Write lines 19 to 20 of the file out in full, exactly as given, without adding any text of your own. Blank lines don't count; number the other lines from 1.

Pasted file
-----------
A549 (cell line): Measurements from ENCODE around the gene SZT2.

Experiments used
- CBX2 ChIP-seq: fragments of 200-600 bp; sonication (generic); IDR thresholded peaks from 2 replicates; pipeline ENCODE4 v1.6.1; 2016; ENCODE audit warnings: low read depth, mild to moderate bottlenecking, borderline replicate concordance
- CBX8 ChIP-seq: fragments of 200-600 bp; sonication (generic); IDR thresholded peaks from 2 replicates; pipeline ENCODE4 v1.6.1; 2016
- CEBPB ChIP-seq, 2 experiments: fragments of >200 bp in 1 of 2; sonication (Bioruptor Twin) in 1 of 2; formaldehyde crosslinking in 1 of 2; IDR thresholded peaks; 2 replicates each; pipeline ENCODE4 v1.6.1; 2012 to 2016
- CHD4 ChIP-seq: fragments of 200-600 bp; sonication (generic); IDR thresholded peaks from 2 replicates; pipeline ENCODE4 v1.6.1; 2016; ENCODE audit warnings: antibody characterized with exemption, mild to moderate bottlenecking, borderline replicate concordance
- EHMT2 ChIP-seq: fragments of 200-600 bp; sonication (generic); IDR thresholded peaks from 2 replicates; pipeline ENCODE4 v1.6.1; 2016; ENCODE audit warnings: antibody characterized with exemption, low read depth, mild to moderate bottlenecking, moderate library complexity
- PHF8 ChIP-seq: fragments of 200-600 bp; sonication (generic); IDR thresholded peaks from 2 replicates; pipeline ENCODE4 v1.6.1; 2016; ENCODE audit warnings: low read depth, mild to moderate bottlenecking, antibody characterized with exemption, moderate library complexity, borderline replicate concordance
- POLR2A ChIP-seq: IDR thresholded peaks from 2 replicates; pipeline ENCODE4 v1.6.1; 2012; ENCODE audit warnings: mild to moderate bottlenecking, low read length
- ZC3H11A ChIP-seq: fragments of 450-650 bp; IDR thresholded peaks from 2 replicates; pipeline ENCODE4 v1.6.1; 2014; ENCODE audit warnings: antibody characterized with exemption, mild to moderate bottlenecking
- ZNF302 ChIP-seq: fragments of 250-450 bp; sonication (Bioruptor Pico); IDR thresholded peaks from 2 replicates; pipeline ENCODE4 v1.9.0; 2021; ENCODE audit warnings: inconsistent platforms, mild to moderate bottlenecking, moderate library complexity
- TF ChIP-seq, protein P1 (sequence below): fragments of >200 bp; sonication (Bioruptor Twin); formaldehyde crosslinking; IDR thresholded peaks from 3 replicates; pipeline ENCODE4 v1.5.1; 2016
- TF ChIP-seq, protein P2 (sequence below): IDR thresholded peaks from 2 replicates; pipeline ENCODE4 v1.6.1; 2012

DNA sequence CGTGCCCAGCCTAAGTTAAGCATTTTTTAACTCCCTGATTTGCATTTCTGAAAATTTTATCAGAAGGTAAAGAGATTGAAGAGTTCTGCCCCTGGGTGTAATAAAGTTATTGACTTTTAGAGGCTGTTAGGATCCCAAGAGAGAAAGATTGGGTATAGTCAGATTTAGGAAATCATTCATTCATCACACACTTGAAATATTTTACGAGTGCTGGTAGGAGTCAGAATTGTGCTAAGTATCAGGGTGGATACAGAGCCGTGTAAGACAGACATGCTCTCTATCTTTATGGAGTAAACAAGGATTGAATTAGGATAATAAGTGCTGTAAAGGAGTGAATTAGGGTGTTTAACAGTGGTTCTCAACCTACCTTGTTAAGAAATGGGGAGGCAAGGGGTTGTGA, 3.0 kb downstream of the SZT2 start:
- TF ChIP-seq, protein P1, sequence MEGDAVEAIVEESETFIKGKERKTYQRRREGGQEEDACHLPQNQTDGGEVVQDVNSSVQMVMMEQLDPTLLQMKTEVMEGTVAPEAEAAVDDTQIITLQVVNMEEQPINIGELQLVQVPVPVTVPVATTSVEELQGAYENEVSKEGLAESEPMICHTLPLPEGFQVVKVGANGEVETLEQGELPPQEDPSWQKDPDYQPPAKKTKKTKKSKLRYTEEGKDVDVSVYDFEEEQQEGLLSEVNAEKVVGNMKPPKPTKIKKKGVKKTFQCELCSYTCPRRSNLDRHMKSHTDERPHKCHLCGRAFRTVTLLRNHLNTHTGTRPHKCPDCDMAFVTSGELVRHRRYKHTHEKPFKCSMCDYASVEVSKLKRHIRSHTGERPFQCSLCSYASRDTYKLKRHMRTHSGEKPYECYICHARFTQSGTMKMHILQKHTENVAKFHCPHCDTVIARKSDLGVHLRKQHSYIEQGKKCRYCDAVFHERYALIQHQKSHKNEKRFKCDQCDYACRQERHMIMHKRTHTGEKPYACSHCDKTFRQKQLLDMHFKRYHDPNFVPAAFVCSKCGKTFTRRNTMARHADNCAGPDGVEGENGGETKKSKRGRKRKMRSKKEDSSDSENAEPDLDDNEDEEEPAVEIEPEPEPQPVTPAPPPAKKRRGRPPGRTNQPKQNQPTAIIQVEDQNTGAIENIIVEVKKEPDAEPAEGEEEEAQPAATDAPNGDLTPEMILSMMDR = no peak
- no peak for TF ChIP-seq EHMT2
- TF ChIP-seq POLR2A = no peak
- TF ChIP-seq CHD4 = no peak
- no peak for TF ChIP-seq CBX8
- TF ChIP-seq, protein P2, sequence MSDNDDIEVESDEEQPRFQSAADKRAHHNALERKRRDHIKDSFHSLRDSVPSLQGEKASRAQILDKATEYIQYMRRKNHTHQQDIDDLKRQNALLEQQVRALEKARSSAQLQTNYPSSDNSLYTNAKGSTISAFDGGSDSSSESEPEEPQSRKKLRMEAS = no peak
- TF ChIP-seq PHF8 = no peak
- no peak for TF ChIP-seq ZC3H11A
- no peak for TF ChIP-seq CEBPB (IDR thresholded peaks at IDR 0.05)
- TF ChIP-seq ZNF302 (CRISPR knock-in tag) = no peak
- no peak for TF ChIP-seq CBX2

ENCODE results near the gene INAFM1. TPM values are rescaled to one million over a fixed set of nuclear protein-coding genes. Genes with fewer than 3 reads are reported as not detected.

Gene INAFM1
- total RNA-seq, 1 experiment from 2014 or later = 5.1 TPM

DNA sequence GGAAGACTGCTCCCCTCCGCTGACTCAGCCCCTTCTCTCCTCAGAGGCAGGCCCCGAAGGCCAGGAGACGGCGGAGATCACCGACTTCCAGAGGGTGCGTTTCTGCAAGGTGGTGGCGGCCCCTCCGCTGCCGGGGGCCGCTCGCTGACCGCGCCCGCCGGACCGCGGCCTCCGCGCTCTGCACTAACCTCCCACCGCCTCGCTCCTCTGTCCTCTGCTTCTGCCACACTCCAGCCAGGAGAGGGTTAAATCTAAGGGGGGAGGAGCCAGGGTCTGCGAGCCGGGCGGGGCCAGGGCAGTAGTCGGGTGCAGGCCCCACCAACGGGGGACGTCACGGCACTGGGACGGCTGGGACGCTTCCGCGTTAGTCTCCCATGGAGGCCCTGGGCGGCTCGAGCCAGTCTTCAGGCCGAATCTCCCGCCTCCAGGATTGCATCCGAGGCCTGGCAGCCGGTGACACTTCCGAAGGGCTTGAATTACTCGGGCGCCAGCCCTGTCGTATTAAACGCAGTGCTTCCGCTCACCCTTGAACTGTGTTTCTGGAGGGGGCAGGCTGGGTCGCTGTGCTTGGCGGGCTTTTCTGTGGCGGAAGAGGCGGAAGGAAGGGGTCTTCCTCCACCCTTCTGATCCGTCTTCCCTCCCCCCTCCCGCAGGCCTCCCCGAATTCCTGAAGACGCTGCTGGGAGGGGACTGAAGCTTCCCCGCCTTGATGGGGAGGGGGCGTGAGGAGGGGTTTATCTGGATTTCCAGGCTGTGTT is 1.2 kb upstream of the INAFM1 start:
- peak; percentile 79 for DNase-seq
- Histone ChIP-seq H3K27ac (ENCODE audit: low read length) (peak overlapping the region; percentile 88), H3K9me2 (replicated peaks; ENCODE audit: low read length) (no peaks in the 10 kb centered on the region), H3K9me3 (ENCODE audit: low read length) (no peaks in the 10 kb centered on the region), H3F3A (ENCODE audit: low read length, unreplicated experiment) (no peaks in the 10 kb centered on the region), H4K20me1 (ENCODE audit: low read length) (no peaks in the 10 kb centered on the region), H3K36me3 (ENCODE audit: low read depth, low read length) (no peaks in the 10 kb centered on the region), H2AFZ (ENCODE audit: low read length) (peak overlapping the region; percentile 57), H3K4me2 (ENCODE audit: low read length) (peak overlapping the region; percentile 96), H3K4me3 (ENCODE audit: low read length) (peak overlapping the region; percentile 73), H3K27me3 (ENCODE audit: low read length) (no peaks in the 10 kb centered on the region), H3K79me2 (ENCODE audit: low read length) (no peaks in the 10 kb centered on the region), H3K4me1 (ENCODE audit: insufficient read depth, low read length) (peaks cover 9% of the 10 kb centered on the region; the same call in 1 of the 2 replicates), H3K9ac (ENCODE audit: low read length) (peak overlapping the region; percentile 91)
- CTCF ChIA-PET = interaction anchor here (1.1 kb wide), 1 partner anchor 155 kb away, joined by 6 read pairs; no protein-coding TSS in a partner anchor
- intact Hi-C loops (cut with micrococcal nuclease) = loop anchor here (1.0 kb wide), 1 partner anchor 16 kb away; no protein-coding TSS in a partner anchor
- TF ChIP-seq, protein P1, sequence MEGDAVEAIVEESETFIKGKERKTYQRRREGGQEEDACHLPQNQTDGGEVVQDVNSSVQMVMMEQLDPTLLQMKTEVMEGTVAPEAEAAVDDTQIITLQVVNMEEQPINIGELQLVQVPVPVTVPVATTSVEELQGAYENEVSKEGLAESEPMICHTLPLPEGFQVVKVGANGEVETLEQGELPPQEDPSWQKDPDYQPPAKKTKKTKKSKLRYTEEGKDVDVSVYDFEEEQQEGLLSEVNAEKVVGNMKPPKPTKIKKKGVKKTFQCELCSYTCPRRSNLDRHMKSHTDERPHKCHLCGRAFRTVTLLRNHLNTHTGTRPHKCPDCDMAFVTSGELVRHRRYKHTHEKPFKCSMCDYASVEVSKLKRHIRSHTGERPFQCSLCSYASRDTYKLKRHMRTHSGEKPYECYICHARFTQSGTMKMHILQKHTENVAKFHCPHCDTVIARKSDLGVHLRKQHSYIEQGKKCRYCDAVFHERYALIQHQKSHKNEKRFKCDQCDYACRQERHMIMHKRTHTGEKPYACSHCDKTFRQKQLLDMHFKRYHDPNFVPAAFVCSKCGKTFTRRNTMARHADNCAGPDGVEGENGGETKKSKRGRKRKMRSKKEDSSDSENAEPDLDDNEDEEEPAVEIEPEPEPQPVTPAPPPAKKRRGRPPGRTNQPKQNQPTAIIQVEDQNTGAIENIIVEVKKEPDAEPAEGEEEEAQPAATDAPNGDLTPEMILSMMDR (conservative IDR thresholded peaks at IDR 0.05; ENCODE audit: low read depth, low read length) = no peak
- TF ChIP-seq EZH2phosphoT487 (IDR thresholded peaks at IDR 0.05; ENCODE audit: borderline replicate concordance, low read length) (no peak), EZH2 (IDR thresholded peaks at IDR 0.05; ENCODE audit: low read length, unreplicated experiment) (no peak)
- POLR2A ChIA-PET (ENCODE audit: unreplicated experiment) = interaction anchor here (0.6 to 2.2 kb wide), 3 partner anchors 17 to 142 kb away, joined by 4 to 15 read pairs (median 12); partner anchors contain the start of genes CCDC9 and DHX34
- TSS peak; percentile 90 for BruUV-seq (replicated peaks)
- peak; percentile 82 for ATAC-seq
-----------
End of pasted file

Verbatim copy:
- no peak for TF ChIP-seq CBX8
- TF ChIP-seq, protein P2, sequence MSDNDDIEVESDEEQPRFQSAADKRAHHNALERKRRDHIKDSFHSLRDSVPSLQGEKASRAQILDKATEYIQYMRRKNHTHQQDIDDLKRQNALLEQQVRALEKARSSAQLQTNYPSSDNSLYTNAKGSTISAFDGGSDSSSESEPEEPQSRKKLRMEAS = no peak